The fact that President Barack Obama authorized a drone strike Saturday that U.S. officials say killed Taliban leader Mullah Akhtar Mohammad Mansour
underlines a number of important developments in Afghanistan.
First, the on-and-off peace discussions that the Afghan government has had with the Taliban for years -- discussions that have been actively supported by the United States -- have yielded nothing of substance and are quite unlikely to do so anytime soon.
Second, the U.S. drone strike is emblematic of the fact that the Taliban are coming back in Afghanistan. The group controls or has a significant presence in around a third of the districts
across the country, holding more territory than at any time since U.S. forces toppled the Taliban government in the months following the 9/11 attacks.
Third, one of the first significant national security decisions that the new U.S. president will have to make after assuming office on January 20, will be what to do about American forces in Afghanistan. The Obama administration has been drawing down those forces for years and had aimed for complete withdrawal by the time it left office but temporarily halted that drawdown in October because of the resurgent Taliban. There are 9,800 troops in Afghanistan today.
In addition, both ISIS and al Qaeda have established significant presences in Afghanistan in the past year or so. U.S. officials estimate
there are up to 300 al Qaeda operatives in Afghanistan and between 1,000 to 3,000 ISIS fighters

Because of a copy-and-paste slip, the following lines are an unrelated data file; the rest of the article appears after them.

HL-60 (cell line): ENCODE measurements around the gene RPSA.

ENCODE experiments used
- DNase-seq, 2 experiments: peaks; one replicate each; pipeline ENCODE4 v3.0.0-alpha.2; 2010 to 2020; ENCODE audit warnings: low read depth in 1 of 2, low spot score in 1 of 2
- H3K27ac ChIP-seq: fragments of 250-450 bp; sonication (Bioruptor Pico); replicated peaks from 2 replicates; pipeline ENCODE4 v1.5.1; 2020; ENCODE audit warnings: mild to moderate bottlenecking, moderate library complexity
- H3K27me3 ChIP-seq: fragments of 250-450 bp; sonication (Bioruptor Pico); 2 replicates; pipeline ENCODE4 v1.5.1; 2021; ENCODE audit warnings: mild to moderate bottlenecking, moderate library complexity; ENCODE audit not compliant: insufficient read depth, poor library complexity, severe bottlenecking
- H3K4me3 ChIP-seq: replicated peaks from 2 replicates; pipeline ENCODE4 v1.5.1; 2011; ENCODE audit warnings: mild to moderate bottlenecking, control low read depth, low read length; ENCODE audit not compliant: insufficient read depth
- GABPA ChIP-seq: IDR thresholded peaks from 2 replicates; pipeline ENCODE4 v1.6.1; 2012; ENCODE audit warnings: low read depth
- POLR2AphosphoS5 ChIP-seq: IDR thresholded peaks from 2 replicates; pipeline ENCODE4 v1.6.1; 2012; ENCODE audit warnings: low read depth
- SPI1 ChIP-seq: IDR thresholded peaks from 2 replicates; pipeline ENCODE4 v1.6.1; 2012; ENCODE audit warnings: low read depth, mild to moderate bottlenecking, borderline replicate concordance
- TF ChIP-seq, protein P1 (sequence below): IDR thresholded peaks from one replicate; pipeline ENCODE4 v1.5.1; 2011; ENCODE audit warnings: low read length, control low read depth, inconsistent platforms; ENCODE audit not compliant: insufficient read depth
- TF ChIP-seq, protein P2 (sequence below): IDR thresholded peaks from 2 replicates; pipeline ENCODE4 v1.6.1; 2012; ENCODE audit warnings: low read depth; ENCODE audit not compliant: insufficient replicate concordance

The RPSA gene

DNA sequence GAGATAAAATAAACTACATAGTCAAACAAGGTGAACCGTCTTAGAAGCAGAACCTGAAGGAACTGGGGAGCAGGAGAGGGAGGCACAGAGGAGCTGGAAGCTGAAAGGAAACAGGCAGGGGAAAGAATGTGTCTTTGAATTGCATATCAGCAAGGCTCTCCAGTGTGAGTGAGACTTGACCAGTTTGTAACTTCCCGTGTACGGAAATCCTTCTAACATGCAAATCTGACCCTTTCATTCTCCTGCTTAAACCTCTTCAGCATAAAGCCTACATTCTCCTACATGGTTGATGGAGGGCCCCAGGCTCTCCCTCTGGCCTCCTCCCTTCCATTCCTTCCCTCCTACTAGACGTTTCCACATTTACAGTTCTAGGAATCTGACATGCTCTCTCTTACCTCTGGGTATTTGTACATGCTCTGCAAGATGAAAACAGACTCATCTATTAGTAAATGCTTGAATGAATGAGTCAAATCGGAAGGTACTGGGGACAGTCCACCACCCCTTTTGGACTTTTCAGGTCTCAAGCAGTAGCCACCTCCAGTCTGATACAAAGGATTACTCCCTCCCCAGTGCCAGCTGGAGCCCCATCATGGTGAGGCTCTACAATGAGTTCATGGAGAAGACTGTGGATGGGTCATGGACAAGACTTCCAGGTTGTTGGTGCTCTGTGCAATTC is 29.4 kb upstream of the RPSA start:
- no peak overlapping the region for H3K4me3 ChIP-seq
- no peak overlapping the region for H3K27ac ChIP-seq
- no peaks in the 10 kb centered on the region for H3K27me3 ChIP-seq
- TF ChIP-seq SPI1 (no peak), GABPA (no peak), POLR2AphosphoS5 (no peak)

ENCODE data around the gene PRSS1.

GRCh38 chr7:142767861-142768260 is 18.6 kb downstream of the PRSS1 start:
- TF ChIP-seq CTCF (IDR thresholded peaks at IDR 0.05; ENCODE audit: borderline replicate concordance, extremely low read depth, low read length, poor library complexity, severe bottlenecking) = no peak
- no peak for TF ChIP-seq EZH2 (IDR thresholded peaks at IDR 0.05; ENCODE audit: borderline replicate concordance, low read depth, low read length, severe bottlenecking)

The next president will have to decide whether to continue the Obama plan for a complete withdrawal from Afghanistan or adopt a different course. This decision will surely be influenced by what played out in Iraq after the withdrawal of U.S. forces at the end of 2011 and the stunning military victories of ISIS in Iraq in 2014.
The drone strike aimed at Mullah Mansour took place in a remote area of southwestern Pakistan, which is a useful reminder that the so-called Afghan Taliban continues to be headquartered not in Afghanistan, but in neighboring Pakistan.
Until last year, the Haqqani Network
was a somewhat distinct arm of the Taliban. In 2015 Siraj Haqqani was appointed the deputy leader of the Taliban. The Haqqani Network has played the key role in the multiple suicide attacks that have plagued Kabul in recent years. Mullah Mansour's death will surely strengthen
Siraj Haqqani's growing role in the Taliban and may further radicalize the group.
As a result of all of these developments, the next president should announce a new policy in which a robust U.S. noncombat military force remains in Afghanistan for many years. That force would help the Afghan military with intelligence, training and logistics.
A key flaw of the Obama administration's approach to Afghanistan has been constantly announcing proposed withdrawal dates for U.S. forces, which has enabled the Taliban to believe they can simply wait out the clock. It also has contributed to a lack of confidence among the Afghan population, eight out of 10 of whom say that the Afghan army and police need support from countries such as the United States if they are to do their jobs properly, according to polling last year by the Asia Foundation.
Let's see if either the Clinton or Trump campaigns have anything to say about this important issue in coming days. After all, the 9/11 attacks were organized and directed by Osama bin Laden from Afghanistan. It is very much in America's national security interests to ensure that the Taliban do not dominate Afghanistan and that neither ISIS nor al Qaeda continues their growth in the country.